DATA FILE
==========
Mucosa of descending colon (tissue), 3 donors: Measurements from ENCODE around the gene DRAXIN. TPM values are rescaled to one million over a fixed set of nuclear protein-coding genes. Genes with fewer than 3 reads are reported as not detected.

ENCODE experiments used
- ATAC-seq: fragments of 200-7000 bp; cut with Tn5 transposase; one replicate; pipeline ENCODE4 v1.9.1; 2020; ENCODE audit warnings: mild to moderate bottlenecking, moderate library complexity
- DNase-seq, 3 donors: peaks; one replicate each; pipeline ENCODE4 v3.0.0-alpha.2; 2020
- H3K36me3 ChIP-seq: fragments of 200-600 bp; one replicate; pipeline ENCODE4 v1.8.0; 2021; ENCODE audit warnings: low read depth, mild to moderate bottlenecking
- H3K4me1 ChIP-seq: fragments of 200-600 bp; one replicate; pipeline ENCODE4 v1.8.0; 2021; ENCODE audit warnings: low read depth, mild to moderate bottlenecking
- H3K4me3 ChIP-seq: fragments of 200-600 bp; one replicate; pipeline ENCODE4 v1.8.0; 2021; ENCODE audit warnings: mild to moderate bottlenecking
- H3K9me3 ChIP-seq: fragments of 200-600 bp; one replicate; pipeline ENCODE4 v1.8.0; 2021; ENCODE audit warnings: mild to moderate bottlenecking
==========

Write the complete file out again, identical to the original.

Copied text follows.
Mucosa of descending colon (tissue), 3 donors: Measurements from ENCODE around the gene DRAXIN. TPM values are rescaled to one million over a fixed set of nuclear protein-coding genes. Genes with fewer than 3 reads are reported as not detected.

ENCODE experiments used
- ATAC-seq: fragments of 200-7000 bp; cut with Tn5 transposase; one replicate; pipeline ENCODE4 v1.9.1; 2020; ENCODE audit warnings: mild to moderate bottlenecking, moderate library complexity
- DNase-seq, 3 donors: peaks; one replicate each; pipeline ENCODE4 v3.0.0-alpha.2; 2020
- H3K36me3 ChIP-seq: fragments of 200-600 bp; one replicate; pipeline ENCODE4 v1.8.0; 2021; ENCODE audit warnings: low read depth, mild to moderate bottlenecking
- H3K4me1 ChIP-seq: fragments of 200-600 bp; one replicate; pipeline ENCODE4 v1.8.0; 2021; ENCODE audit warnings: low read depth, mild to moderate bottlenecking
- H3K4me3 ChIP-seq: fragments of 200-600 bp; one replicate; pipeline ENCODE4 v1.8.0; 2021; ENCODE audit warnings: mild to moderate bottlenecking
- H3K9me3 ChIP-seq: fragments of 200-600 bp; one replicate; pipeline ENCODE4 v1.8.0; 2021; ENCODE audit warnings: mild to moderate bottlenecking